Ryuseiken Battodo

Japanese swordfighting

Kodenkan is now a retailer for Hanwei/Paul Chen swords

I was informed by Debbie Smith over at the Kodenkan that we are now set up as a retailer for katanas from the Paul Chen collection created by his company Hanwei. These swords are distributed in the US by CAS Hanwei which also sells a large selection of other non-Japanese weapons and armor.

Paul Chen's katanas are quite widely used and manufactured in China by his company Hanwei. You will find these swords everywhere with a wide range of sites offering them for sale. Wherever you get them--you don't have to get them through the Kodenkan either--the swords range from good to great quality.

We recommend one of these katanas in particular as a decent starter sword. For a new student, it helps us understand on a common basis between different students how they fare. There are huge differences between swords and often a student spending lots of money on a great sword will mask just how good their actual ability is. Conversely, a student with good skill may be frustrated by an inferior sword.

Whatever the case, we look at these as a common point of reference in how you perform your cuts. Also, the first sword you start out on is probably not the sword you want for life, because early in your studies you will likely beat up the sword quite a bit. This isn't a negative on students either; you want to try out the wrong things early on so you can improve. With a cheaper starter sword, you may worry less about it. You should not treat it as a throw away either. If you become a dedicated student over the long term, you will probably look for a better one in the future. The amount you can spend on a sword can get pretty ridiculous.

Right now, for my own students, before you run out and buy one, I will purchase one of the newer Practical XL Light Katana from Hanwei and test it out for a few months of practice. My students will get to use this as the "class sword" so they can see how they like it.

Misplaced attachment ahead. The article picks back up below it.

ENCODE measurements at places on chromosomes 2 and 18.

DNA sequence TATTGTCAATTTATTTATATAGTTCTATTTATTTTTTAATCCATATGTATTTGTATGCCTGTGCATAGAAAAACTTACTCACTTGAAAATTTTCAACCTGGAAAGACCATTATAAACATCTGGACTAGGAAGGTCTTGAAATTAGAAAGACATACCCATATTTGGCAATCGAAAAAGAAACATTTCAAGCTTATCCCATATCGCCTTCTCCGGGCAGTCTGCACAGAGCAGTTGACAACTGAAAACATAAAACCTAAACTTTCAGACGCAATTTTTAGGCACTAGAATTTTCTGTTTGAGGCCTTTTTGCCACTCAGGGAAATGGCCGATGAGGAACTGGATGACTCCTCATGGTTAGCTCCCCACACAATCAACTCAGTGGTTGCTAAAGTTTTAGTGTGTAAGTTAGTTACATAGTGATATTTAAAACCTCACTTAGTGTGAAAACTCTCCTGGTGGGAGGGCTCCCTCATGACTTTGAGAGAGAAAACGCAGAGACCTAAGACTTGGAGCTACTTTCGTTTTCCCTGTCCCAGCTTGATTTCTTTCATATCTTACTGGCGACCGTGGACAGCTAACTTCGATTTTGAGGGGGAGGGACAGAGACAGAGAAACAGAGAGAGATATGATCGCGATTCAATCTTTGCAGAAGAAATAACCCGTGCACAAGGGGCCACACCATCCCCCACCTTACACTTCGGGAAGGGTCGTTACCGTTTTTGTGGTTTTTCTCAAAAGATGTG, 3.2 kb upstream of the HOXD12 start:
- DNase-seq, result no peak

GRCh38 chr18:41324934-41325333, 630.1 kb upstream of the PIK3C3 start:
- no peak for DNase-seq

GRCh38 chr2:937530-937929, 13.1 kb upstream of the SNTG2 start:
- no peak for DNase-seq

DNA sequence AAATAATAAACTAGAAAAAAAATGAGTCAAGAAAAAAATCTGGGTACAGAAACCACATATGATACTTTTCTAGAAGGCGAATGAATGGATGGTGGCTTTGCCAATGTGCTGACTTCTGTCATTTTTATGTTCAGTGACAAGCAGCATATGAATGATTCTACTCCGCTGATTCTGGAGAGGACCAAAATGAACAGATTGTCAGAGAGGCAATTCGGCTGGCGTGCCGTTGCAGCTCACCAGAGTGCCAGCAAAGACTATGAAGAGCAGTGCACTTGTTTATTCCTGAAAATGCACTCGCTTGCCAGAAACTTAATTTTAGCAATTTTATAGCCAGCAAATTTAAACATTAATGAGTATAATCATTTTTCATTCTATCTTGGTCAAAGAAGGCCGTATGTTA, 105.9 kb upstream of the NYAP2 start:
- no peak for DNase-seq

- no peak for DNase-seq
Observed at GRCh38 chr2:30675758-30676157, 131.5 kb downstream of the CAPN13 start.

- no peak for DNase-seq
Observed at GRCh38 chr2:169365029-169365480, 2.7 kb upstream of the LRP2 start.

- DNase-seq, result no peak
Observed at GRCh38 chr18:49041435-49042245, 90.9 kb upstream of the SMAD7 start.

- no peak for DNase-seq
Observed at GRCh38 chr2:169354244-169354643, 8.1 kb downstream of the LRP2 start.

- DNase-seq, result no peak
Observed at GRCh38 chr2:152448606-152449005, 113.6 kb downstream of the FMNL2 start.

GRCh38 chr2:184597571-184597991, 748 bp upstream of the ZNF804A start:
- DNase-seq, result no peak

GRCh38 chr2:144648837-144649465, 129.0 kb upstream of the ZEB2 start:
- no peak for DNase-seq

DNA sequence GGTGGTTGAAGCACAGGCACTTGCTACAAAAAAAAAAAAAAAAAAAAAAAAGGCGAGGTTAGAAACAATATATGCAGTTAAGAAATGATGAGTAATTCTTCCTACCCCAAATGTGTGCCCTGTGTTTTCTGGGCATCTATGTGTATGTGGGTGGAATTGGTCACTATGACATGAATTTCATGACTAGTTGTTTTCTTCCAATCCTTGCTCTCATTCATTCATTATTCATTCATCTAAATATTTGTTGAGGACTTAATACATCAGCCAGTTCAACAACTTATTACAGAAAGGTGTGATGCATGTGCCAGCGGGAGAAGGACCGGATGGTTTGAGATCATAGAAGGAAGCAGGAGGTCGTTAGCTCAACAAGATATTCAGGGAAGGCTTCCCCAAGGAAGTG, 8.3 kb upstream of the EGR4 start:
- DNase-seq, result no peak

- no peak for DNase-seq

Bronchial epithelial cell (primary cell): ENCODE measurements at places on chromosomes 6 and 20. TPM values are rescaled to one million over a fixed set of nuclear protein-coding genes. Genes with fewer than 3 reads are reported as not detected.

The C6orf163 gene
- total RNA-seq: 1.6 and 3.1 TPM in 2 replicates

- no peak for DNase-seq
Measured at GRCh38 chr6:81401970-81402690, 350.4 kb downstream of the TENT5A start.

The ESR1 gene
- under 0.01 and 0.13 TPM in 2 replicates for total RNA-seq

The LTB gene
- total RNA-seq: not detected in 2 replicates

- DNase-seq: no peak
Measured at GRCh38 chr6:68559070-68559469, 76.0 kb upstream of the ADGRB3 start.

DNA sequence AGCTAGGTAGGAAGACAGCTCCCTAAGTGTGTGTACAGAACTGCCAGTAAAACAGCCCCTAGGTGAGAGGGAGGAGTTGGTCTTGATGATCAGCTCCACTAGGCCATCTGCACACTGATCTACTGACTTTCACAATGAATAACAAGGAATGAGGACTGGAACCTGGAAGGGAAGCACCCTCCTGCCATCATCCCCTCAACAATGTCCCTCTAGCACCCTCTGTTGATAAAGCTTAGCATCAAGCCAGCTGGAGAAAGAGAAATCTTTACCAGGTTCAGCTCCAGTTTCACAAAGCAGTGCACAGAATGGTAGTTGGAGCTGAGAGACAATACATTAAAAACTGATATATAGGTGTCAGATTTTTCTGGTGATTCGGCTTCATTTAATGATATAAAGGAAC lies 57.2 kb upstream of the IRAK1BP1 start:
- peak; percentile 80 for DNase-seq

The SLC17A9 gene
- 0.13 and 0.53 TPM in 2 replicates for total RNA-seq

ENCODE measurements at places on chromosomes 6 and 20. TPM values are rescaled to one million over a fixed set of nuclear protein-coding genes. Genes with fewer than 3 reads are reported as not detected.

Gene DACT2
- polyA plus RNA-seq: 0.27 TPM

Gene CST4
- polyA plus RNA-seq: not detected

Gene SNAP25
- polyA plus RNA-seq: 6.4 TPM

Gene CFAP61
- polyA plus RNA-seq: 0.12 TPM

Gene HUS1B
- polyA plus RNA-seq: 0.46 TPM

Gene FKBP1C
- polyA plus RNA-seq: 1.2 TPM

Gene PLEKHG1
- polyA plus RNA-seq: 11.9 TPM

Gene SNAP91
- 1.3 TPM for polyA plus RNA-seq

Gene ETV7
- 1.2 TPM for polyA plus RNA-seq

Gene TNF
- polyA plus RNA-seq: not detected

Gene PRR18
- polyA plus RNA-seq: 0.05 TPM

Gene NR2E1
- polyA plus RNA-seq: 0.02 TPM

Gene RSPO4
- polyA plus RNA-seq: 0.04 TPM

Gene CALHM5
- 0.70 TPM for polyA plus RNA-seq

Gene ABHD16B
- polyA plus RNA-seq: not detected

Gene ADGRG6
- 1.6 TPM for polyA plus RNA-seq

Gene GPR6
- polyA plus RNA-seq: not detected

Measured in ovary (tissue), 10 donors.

I picked this particular model because it is has a wide width overall which I find really helps with cutting. Plus it is lighter than the non-Light version because the bohi removes a little bit of the weight in the shinogi-ji. I have swung the non-Light version of this same sword (2lb 11oz vs the lighter 2lb 9oz) and it definitely feels heavier than mine. So the lighter version may work better, especially for new students. I also didn't select the Plus model of these since as the class sword, we will not need to really work on the fittings as much. However, I think students are welcome to get the Plus version if they like. The actual blade is identical; just the fittings differ.

Either case, please wait until I give the go ahead to get these swords.


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Web sites & Resources

Matsuri: A Festival of Japan (2008) - Phoenix, AZ, Feb 23-28, Heritage Square

Battodo Ryuseiken in Japan. Also a partial site in english.

The Kodenkan of Tucson

The UofA Ryuseiken Battodo on the ASUA site

Tameshigiri.com - where we get goza. The ordering and shipping process are given.

Hanwei/Paul Chen swords

The Knighthawk Armoury builds some interesting realistic looking goshinken. They're expensive but they claim to be pretty durable (not yet tested by us).

Folding a Hakama the proper way

Woodall's Custom Workshop makes nice cutting stands for tameshigiri.

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